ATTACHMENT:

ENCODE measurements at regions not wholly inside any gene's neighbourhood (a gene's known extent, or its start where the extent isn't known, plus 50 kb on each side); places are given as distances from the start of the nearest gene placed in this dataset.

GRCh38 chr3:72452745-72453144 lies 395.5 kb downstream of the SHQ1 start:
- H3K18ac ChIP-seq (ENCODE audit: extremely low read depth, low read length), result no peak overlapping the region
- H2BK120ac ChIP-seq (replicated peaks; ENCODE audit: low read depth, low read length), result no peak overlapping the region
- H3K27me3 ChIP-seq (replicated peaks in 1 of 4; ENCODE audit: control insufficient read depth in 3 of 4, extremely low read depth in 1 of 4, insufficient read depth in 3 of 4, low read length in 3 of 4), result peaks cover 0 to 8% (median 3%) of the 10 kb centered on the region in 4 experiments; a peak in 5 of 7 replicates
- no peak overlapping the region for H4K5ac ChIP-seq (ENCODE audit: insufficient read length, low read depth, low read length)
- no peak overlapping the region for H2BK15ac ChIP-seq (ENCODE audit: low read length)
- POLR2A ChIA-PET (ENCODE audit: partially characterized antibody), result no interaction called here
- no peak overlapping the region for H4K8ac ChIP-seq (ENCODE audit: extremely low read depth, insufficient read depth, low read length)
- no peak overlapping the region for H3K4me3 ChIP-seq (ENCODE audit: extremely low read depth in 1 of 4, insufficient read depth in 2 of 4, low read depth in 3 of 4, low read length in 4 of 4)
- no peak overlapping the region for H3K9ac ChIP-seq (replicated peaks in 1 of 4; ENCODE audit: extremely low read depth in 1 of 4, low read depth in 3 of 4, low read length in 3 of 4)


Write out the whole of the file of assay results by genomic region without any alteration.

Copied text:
ENCODE measurements at regions not wholly inside any gene's neighbourhood (a gene's known extent, or its start where the extent isn't known, plus 50 kb on each side); places are given as distances from the start of the nearest gene placed in this dataset.

GRCh38 chr3:72452745-72453144 lies 395.5 kb downstream of the SHQ1 start:
- H3K18ac ChIP-seq (ENCODE audit: extremely low read depth, low read length), result no peak overlapping the region
- H2BK120ac ChIP-seq (replicated peaks; ENCODE audit: low read depth, low read length), result no peak overlapping the region
- H3K27me3 ChIP-seq (replicated peaks in 1 of 4; ENCODE audit: control insufficient read depth in 3 of 4, extremely low read depth in 1 of 4, insufficient read depth in 3 of 4, low read length in 3 of 4), result peaks cover 0 to 8% (median 3%) of the 10 kb centered on the region in 4 experiments; a peak in 5 of 7 replicates
- no peak overlapping the region for H4K5ac ChIP-seq (ENCODE audit: insufficient read length, low read depth, low read length)
- no peak overlapping the region for H2BK15ac ChIP-seq (ENCODE audit: low read length)
- POLR2A ChIA-PET (ENCODE audit: partially characterized antibody), result no interaction called here
- no peak overlapping the region for H4K8ac ChIP-seq (ENCODE audit: extremely low read depth, insufficient read depth, low read length)
- no peak overlapping the region for H3K4me3 ChIP-seq (ENCODE audit: extremely low read depth in 1 of 4, insufficient read depth in 2 of 4, low read depth in 3 of 4, low read length in 4 of 4)
- no peak overlapping the region for H3K9ac ChIP-seq (replicated peaks in 1 of 4; ENCODE audit: extremely low read depth in 1 of 4, low read depth in 3 of 4, low read length in 3 of 4)